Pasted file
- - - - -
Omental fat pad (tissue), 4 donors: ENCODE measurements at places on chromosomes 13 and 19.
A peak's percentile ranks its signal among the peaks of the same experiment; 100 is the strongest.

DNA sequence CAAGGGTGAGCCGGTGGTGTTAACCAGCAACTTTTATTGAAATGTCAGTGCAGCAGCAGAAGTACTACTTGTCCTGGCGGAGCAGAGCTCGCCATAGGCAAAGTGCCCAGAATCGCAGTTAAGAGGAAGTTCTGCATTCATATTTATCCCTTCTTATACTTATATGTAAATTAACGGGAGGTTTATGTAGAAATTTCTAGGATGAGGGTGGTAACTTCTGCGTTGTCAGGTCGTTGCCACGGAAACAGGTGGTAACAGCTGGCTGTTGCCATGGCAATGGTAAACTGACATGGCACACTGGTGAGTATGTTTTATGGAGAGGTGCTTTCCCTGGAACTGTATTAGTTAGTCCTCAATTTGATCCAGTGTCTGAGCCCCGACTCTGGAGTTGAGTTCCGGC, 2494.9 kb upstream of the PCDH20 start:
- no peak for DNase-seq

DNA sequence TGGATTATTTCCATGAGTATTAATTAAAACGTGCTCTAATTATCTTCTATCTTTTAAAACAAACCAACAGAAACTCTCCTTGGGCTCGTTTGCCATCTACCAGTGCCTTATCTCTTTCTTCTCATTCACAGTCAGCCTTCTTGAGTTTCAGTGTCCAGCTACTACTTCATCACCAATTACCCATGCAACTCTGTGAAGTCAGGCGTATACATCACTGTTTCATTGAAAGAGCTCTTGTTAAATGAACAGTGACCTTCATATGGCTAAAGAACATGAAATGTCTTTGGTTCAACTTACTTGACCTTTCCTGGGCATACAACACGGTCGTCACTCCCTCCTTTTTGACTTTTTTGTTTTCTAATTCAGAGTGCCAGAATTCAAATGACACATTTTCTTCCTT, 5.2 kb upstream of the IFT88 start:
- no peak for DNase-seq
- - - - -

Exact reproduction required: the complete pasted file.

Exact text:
Omental fat pad (tissue), 4 donors: ENCODE measurements at places on chromosomes 13 and 19.
A peak's percentile ranks its signal among the peaks of the same experiment; 100 is the strongest.

DNA sequence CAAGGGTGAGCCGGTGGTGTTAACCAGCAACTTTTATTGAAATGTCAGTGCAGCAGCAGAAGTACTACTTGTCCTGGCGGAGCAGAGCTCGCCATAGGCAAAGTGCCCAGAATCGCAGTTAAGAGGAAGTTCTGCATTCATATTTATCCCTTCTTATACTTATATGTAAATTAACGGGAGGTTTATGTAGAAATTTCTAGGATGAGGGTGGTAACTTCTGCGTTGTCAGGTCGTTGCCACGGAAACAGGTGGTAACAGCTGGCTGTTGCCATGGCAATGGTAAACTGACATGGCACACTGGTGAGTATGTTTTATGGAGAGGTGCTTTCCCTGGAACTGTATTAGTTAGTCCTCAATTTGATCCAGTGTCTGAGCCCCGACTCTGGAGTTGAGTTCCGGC, 2494.9 kb upstream of the PCDH20 start:
- no peak for DNase-seq

DNA sequence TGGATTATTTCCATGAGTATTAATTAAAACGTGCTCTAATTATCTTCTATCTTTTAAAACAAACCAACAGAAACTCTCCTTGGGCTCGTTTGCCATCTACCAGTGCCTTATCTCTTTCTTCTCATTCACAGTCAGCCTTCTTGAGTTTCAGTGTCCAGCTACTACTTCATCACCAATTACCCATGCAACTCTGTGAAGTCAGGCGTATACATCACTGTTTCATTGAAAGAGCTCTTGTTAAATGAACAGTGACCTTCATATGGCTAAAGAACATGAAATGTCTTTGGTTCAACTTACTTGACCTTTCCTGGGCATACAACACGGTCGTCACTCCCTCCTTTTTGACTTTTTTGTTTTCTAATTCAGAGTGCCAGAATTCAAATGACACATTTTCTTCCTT, 5.2 kb upstream of the IFT88 start:
- no peak for DNase-seq